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Now is not the time for Rome and fiddles or ostriches and sand – or children's trusts

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We should know and accept by now that all the evidence shows a strong correlation between deprivation and higher rates of children’s services referrals, child protection plans and children looked after by local authorities.

Being overwhelmed, ground down, stressed and distressed by the strains, worries and exhaustion created by poverty makes it harder to parent well.

And as poverty for children and families is increasing and intensifying it should be no surprise that 80% of child protection plans are because of concerns about neglect and emotional abuse.

What is also, however, of concern is that government cuts mean that not only are more children and parents immersed in more and more severe poverty but that when they start to struggle less help is available.

A smaller proportion of children are now accepted by councils as children in need with services being more heavily rationed and thresholds higher before any help is provided.

It should also be of no surprise that the Local Government Association has stated that children’s social services are at ‘breaking point’. In some places they are already overloaded and overwhelmed.

There are councils that get too focused on exciting and disruptive organisational change and corporate agendas are likely to be the first to crumble

There are councils which will survive the pressure longer than others. Councils where the political and corporate cultures are bullying or give little time and attention to the realities at the frontline or get too focused and fixated on exciting but disruptive organisational change and corporate agendas are likely to be the first to crumble as frontline workers feel exposed and unsupported.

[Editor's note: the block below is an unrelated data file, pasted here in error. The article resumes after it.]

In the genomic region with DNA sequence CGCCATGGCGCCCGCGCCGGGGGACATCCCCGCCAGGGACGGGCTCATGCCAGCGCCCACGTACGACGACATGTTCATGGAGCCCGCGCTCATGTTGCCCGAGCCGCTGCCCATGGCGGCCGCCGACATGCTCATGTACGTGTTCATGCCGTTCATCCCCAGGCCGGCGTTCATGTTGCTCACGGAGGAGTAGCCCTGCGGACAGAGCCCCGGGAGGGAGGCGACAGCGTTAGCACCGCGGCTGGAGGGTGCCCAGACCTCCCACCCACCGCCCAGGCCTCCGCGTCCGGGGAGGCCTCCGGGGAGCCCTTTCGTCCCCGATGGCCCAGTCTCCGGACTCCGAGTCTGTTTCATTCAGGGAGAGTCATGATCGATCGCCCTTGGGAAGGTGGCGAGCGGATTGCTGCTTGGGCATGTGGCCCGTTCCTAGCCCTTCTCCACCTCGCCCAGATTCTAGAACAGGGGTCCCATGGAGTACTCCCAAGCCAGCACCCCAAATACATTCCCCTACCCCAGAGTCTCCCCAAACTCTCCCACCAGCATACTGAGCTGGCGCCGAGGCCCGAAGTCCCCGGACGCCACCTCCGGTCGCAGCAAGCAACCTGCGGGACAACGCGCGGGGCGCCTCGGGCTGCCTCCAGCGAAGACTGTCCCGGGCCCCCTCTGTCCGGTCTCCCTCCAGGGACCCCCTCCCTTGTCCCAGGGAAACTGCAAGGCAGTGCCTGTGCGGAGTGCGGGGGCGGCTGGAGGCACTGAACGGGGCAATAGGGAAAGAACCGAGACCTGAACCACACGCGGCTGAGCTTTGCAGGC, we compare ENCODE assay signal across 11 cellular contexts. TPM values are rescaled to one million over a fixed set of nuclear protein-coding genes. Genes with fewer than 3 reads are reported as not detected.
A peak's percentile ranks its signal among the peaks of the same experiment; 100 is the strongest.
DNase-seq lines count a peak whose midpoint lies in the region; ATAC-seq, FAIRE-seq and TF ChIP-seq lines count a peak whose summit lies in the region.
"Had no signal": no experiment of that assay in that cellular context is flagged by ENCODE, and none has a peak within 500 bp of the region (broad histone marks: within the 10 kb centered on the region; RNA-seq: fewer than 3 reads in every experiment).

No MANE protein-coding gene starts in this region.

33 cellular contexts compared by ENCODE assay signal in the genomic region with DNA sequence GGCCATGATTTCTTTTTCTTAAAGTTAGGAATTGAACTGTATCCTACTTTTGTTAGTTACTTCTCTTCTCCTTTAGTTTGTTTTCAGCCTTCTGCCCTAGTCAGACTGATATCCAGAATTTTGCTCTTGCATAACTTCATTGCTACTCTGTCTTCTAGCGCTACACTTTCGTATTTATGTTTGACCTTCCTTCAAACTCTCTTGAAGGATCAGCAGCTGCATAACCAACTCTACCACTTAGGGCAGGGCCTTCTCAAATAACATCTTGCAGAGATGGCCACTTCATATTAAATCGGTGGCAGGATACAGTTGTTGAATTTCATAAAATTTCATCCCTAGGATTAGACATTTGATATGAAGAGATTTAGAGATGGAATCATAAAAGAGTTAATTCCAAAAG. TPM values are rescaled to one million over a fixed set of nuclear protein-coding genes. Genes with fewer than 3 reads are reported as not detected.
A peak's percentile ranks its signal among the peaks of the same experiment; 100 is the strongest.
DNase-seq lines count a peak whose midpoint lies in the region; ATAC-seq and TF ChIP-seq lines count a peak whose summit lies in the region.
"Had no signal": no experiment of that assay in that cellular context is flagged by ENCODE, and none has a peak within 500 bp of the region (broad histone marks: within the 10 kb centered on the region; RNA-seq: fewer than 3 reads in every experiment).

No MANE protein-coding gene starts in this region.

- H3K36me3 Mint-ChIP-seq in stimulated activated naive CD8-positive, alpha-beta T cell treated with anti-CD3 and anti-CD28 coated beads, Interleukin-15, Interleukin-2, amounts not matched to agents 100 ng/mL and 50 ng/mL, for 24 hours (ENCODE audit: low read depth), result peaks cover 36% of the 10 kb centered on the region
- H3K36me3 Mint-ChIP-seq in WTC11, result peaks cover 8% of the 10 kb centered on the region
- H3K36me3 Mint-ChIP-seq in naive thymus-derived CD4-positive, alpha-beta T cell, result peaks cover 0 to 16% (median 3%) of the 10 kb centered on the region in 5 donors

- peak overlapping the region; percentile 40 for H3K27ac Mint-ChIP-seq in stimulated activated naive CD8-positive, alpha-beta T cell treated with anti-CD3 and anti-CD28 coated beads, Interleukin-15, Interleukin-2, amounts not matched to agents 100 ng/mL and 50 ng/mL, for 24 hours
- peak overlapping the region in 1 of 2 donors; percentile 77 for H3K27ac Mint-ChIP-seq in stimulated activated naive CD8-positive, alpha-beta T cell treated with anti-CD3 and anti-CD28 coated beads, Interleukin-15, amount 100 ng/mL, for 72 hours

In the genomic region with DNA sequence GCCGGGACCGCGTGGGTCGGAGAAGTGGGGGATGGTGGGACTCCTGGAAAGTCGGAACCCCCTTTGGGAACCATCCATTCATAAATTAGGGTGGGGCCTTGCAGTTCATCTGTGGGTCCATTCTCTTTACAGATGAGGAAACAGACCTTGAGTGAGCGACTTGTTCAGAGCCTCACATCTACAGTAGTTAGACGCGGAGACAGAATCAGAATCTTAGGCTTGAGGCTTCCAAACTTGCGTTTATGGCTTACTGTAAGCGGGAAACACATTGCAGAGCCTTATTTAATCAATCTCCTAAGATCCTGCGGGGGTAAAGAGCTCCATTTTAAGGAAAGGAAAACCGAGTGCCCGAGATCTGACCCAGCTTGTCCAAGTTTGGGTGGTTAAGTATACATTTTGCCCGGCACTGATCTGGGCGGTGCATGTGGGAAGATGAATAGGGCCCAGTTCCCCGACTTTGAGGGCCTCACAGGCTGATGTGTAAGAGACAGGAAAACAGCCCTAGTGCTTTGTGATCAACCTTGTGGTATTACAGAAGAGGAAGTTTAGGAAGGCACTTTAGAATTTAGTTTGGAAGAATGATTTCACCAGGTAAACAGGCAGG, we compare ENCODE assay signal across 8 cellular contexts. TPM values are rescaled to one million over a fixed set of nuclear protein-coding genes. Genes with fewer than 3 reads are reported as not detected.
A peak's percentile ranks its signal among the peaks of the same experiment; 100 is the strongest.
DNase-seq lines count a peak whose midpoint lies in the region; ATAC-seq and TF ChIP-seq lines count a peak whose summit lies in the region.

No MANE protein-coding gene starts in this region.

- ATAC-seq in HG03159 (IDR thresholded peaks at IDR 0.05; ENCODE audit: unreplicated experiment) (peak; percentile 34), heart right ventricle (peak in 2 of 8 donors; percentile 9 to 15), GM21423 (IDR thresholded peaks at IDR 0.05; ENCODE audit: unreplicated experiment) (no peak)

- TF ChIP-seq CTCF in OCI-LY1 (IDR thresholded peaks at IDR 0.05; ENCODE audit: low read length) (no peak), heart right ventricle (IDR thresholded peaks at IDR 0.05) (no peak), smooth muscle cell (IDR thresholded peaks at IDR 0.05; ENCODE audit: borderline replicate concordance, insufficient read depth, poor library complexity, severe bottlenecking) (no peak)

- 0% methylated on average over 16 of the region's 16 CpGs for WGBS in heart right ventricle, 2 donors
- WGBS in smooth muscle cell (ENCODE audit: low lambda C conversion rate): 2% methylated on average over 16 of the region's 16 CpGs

High turnover and an unstable workforce with an increasing dependency on costly but transient agency social workers and managers provides no platform for safe and secure services.

But variations between councils should not mask the biggest issue. The cuts are causing a crisis and more children as a consequence are being left stranded and vulnerable.

It is a political choice whether to tolerate or ameliorate the crisis which is already with us. Choose your own metaphor, but now is not the time for Rome and fiddles or ostriches and sand.

Neither is the solution to make it all more complex and complicated by coercing or forcing councils to outsource their statutory children’s services to stand alone companies or trusts.

It takes time and attention away from the services by instead focussing on setting up the new arrangements, which usually takes about two years.

It adds short-term and continuing costs in setting-up and managing contracts and elongated reporting arrangements. It also means that councils are less engaged and informed about the services for children in their communities for whom they still carry the statutory responsibility to assist and protect.

Cuts are not minimised by adding costs and complexity. Maintaining and improving performance is not assisted by getting distracted from focusing on today’s frontline practice and capacity. The government needs to address the issue of cuts but also the chaos it is in danger of creating.

Ray Jones, emeritus professor of social work, Kingston University; former director of social services, Wiltshire Council

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